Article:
The Securities and Exchange Commission has charged PKF O’Connor Davies and one of its senior partners with issuing fraudulent audit reports on the municipal bond offerings of the town of Ramapo, N.Y.
According to the SEC, the firm and its partner, Domenick F. Consolo, permitted the town to record a $3.08 million receivable in its general fund for a property sale that didn’t actually happen. The auditor allegedly ignored red flags and relied upon what turned out to be false representations by Ramapo officials about other receivables, interfund transfers and liabilities. The SEC contends that PKF O’Connor Davies failed to take the appropriate steps to mitigate the risk of material misstatements even after senior management at the firm found out that Ramapo’s financial statements were the subject of multiple law enforcement investigations and Consolo received complaints about possible fraud.
PKF O’Connor Davies defended its audits. “We stand by the integrity of our work with the Town of Ramapo,” said a statement forwarded by outside spokesperson Shelly Orlacchio. “We feel strongly that a continued back and forth with regulators would only expend valuable firm resources and divert focus from our ongoing business and growth goals. We’re confident what we learned through this process will provide valuable insights that will benefit our municipal clients moving forward.”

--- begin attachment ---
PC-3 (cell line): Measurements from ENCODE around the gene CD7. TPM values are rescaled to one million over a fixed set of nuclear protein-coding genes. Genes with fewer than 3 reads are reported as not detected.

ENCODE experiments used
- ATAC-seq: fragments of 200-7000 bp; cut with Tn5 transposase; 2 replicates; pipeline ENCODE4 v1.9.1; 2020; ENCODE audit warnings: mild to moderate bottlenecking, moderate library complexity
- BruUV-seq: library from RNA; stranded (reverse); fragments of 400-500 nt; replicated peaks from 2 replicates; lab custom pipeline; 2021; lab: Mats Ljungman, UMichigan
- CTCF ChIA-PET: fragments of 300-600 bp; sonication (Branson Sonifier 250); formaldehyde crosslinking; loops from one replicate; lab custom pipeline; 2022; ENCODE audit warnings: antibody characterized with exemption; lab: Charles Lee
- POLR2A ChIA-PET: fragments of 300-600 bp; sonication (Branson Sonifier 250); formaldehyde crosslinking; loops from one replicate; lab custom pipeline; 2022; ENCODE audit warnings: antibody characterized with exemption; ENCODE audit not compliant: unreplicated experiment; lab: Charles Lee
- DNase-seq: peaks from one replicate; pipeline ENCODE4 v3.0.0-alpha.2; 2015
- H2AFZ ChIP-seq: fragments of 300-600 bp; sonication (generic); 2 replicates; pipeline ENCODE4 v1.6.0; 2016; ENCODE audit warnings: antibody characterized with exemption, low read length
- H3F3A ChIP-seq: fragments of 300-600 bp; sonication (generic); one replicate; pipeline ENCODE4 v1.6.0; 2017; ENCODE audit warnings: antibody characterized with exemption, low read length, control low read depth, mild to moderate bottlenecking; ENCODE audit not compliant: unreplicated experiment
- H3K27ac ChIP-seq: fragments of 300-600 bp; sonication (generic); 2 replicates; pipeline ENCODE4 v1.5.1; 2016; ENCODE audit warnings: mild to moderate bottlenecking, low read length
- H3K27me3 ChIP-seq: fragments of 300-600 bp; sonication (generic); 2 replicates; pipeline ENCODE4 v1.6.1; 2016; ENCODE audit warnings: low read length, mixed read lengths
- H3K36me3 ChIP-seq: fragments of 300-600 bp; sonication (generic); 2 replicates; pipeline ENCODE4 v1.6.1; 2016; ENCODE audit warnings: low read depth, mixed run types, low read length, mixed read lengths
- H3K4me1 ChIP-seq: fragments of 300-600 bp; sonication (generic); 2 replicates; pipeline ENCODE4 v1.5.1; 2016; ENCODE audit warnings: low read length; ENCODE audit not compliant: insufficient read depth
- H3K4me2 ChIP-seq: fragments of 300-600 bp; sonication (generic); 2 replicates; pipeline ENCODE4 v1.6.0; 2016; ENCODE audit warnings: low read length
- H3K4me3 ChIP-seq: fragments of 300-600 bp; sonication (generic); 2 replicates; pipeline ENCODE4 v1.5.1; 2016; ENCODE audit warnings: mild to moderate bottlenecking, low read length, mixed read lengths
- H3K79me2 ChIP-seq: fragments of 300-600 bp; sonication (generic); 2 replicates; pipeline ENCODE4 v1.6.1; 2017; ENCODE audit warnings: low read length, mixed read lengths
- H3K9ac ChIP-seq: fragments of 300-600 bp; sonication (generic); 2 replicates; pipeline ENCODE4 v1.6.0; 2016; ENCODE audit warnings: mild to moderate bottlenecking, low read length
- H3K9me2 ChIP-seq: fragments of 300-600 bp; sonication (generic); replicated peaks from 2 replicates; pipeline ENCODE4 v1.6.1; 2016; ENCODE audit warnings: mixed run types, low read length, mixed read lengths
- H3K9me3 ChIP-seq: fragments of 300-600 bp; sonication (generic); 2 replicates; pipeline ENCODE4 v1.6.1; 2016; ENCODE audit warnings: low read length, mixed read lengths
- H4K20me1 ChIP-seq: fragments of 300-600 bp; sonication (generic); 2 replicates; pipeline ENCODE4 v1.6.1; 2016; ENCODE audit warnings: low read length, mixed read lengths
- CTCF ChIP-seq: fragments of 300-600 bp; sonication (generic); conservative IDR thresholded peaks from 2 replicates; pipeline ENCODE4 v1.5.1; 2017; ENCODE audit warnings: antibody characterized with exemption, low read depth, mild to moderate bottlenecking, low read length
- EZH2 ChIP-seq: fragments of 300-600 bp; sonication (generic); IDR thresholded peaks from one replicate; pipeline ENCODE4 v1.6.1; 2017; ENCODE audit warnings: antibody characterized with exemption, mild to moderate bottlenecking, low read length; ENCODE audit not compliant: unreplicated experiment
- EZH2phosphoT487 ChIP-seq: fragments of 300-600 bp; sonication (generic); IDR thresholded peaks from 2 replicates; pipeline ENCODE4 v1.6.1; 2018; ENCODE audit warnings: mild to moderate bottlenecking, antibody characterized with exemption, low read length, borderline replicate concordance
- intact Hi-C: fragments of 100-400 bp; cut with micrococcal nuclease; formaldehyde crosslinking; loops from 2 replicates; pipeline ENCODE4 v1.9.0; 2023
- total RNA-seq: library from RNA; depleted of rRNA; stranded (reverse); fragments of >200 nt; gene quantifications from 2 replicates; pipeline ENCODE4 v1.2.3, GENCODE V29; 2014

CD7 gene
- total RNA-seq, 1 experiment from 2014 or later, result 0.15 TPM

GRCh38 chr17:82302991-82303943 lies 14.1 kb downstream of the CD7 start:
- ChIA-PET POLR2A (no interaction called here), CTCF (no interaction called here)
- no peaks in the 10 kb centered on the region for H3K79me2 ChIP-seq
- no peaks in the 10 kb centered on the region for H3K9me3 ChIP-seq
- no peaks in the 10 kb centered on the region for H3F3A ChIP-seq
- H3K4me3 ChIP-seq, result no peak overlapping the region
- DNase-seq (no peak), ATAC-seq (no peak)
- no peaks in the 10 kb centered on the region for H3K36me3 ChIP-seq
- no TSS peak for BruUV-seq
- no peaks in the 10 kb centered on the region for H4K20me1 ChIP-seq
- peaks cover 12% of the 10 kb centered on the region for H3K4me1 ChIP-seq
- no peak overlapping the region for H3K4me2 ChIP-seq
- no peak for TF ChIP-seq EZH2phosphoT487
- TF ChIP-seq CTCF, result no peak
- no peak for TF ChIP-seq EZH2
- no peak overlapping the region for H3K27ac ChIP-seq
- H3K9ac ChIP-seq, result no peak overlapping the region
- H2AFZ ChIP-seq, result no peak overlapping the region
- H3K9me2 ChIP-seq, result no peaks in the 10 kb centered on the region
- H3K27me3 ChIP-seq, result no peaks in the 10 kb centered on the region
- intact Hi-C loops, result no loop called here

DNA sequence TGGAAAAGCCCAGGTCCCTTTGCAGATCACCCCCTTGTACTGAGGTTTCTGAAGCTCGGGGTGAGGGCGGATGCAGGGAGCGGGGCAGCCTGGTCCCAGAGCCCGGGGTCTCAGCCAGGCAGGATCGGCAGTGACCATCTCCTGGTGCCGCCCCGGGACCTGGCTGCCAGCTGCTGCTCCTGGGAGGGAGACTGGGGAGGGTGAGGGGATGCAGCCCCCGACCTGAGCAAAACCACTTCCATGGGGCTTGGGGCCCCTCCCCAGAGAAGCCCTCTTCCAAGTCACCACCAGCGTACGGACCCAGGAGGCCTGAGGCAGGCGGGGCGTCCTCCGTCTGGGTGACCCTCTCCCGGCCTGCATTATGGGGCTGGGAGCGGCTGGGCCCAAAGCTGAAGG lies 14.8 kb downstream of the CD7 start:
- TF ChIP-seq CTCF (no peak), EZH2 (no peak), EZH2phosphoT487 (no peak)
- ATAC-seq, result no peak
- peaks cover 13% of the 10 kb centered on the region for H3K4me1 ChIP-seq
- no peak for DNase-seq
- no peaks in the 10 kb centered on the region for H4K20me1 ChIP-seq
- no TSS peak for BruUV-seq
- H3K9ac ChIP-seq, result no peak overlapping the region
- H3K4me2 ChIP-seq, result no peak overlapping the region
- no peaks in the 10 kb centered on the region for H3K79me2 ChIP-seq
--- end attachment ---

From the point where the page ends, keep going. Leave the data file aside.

The SEC announced fraud charges in April against Ramapo, along with the town’s local development corporation, and four town officials, accusing them of hiding a deteriorating financial situation from municipal bond investors.
Consolo and the firm consented to the SEC’s order without admitting or denying the findings. PKF O’Connor Davies agreed to forfeit approximately $380,000 in audit fees and interest and pay a $100,000 penalty. The firm also needs to engage an independent consultant as part of the settlement. Consolo agreed to pay a $75,000 penalty and be suspended from practicing public company accounting. He is also prohibited from acting as the engagement partner or engagement quality control reviewer on any municipal audit for five years.
“When audit reports are used to sell municipal bonds, investors expect those reports to be accurate,” said Andrew M. Calamari, director of the SEC’s New York Regional Office, in a statement. “Consolo failed to exercise professional skepticism and PKF O’Connor Davies issued false unmodified audit reports, and they left investors without an accurate picture of the town’s finances and its ability to repay bondholders.”
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